[after his parents have left, thinking he is ill] "They bought it. Incredible! One of the worst performances of my…
Attack of the Crab Monsters
From the depths of the sea... a tidal wave of terror!
A group of scientists travel to a remote island to study the effects of nuclear weapons tests, only to get stranded when their airplane explodes. The team soon discovers that the island has been taken over by crabs that have mutated into enormous, intelligent monsters. To add to their problems, the island is slowly sinking into the ocean. Will any of them manage to escape?
Entertaining and fast-paced Roger Corman picture about a team investigating giant crab monsters that have been created by nuclear testing on a pacific island.
At least, I am pretty sure that's what happened.
Plenty to enjoy for fans of 50's drive-in fare: Giant crab monsters that look decent for the film's low budget. Hot brunette scientist in a swimsuit and various "sweater girl" outfits to which she does justice. And gorgeous 50's artwork on the opening credits.
Admittedly, the idea of gigantic, intelligent, mutant crabs hunting a team of scientists on a remote island is full of potential. Roger Corman's film that is built around that idea, "Attack of the Crab Monsters," is somewhat of a uninvolving ordeal; and it does not live up to its conceptual potential.
The film is a, perhaps 'the,' quintessential B-movie. Dubious performances, a shoestring budget, and a terribly executed monster effect are all on display. It may lack the sense of fun (or, alternatively, horror) needed to make it work; but the film does stand as an interesting relic.
Giant mutated crab. Can't kill it with a gun because "bullets pass right through it like x-rays." (???) Absorbs its victims' essences. I say leave the old boy alone - he's isolated on an island that is, due to nuclear testing, uninhabitable - but Corman's team of not-quite-crackerjack doctors and demolitionists walk right into the pit, of course. It was okay. Needed more crab. All of the characters who weren't French blended together into an amorphous blob of doesn't-have-an-hilarious-French-accent. But you'd be a churl to cringe at the titular creature.
This review may contain spoilers. I can handle the truth.
You've gotta love the B-movie-maker mentality -- it is one of tremendous ignorance and bravery. The ignorance? Of things like science, continuity, and logic. The bravery? The balls to embrace this ignorance and make a movie regardless of it. In fact, I don't think it's fair to call this movie "science fiction" -- it's more like "science absurdity". Did you know that giant crabs can eat human brains and assimilate their memories? Did you know that giant crabs are negatively charged and can be disintegrated with electricity? Did you know that giant crabs can funnel telepathic voices through metal objects into audible speech? Roger Corman does!!!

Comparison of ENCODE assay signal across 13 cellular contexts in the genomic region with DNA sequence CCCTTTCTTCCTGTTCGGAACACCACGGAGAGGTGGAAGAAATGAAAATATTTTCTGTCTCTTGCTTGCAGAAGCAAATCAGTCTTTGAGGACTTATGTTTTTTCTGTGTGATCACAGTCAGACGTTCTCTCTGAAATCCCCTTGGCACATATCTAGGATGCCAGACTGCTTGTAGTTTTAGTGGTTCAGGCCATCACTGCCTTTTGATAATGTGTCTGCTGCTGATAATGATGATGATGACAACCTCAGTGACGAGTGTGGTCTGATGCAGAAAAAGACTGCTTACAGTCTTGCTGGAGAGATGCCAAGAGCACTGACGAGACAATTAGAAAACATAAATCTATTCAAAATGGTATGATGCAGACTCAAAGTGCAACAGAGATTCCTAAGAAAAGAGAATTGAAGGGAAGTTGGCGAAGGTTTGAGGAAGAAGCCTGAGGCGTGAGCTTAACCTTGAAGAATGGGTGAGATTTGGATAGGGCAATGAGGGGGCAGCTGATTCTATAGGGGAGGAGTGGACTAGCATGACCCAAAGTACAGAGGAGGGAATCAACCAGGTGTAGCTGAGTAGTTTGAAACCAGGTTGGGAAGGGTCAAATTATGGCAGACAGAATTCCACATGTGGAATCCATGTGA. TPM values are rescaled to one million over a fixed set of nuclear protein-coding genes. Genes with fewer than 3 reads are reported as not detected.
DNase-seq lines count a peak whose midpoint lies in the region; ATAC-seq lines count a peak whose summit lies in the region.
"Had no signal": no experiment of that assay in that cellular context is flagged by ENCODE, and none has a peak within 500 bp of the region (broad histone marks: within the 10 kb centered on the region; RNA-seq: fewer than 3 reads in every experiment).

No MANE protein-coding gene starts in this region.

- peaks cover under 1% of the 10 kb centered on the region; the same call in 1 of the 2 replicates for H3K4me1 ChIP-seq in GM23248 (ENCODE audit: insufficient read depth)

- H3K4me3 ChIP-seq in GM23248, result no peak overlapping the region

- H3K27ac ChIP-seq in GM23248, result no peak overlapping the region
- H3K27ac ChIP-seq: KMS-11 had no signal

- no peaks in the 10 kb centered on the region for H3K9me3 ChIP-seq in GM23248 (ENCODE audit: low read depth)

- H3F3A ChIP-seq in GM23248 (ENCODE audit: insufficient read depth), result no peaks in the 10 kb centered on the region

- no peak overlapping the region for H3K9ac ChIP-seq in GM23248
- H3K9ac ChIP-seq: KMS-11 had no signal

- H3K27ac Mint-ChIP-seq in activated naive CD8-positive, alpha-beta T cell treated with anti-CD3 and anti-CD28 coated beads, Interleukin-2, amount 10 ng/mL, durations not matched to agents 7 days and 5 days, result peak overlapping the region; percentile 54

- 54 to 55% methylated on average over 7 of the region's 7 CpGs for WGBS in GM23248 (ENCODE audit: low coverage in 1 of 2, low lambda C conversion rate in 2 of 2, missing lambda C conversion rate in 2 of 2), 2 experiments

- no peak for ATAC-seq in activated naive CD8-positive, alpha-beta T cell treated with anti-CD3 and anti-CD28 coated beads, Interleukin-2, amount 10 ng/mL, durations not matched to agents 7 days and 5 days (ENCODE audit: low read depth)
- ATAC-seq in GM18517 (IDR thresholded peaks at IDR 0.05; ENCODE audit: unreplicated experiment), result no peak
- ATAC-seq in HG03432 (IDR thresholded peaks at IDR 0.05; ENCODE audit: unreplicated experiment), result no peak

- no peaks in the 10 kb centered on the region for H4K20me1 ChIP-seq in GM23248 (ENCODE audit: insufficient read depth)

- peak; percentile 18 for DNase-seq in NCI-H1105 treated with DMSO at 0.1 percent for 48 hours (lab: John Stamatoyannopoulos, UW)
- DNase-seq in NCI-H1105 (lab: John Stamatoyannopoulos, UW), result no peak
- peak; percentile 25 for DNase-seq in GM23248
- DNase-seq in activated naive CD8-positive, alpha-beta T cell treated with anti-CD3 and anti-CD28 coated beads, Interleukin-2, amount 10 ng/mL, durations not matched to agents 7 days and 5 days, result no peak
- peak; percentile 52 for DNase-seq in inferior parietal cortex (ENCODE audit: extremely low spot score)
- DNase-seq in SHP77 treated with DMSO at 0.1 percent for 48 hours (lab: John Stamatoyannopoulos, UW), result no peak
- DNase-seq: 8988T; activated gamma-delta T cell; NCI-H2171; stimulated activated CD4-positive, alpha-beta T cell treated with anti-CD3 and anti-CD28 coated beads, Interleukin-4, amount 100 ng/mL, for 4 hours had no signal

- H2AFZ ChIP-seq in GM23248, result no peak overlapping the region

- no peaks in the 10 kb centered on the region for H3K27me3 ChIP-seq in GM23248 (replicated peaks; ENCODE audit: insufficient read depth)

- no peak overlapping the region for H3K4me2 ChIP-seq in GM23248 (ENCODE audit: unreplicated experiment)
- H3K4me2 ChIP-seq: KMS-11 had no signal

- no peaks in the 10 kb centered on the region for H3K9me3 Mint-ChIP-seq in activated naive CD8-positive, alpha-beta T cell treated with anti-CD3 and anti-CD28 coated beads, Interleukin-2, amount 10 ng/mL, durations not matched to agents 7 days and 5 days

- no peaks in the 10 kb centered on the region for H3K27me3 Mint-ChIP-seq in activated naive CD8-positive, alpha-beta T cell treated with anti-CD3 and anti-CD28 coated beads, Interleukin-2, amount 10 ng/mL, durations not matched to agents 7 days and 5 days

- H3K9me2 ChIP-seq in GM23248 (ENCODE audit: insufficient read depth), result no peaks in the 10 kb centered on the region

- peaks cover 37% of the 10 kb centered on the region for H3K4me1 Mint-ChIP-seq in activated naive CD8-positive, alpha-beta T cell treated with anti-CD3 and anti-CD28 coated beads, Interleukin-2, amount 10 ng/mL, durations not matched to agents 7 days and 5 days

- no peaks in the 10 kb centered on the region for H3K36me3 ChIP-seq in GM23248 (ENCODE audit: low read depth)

A fun (and better than average, actually) B-movie for a rainy Saturday afternoon. Starring the Professor from Gilligan's Island, if that does anything for you.
Absurd and amusingly po-faced Roger Corman cheapie that features one of the all-time great lines of dialogue: "Once, they were men. Now they are land crabs."
The idea of giant, intelligent crabs sounds pretty cool but the movie doesn't live up to it. It's fairly dull and the talking crabs come off as silly, not scary.
Such a fun movie.
god bless roger corman
The crab monsters are cool and I really like the way the talk - very unique among monster movies I've seen. Unfortunately, we don't actually get to see the crabs until about 2/3 of the way through the movie. And it has THE MOST ABRUPT ENDING EVER. It ended and I was like, "What?! What?! WHAT?!" I felt like the rug had been ripped out from under me. It was SO abrupt!
Overall, it's a low-budget '50s monster movie about giant crabs. That pretty much says it all.
A research team (including a pre-"Gilligan's Island" Russell "Professor" Johnson) on a deserted Pacific island encounter giant man-eating mutant crabs spawned by radioactive fallout. Hilarity naturally ensues. Viva Roger Corman!
This review may contain spoilers. I can handle the truth.
Pretty apocalyptic ending here, with the surviving couple left stranded on a mostly destroyed island (as in, it's pretty much just a few rock above sea level) with one crab monster still alive. A nuclear threat that is merely contained (they killed the pregnant crab monster) and only done so through great bloody sacrifice.
Also the crab monsters are telepathic, absorbing the minds of the people they eat - minds that help them now due to survival instinct. They are also impervious to bullets and explosives, and can only be killed with electrical energy.
"So you have wounded me and i must grow a new claw."
It's a 1950's b-movie about telepathic mutant crabs that eat people, i think the title pretty much lets you know what you're in for. I love how dopey the crabs look, the highlight for me being the 50 minute mark when one of the crabs emerges from behind a rock to gloat at the scientists about how he can regenerate whilst they can't. Classic Corman
This surprisingly doesn't show much of the titular monsters. We only see a few of the attacks, mostly just the aftermath is what we are privy to. By all means, this should make the movie frustrating, but A) it is only an hour long, so 2 big attacks (with the last fifteen minutes just being one) is all one needs, and B) the style of the movie unnerves, as the mystery is unfolding, so there is still tension and suspense.
Roger Corman is considered one of the best for a reason, and his directing here proves why. The monsters eyes do look goofy as hell, but their sound design and quick movements make them fairly creepy. This is loads of fun.
Look like crabs, talk like people.
Hey, the poster IS amazing. I have a postcard of it on my wall. The crabs in the movie kinda suck though.
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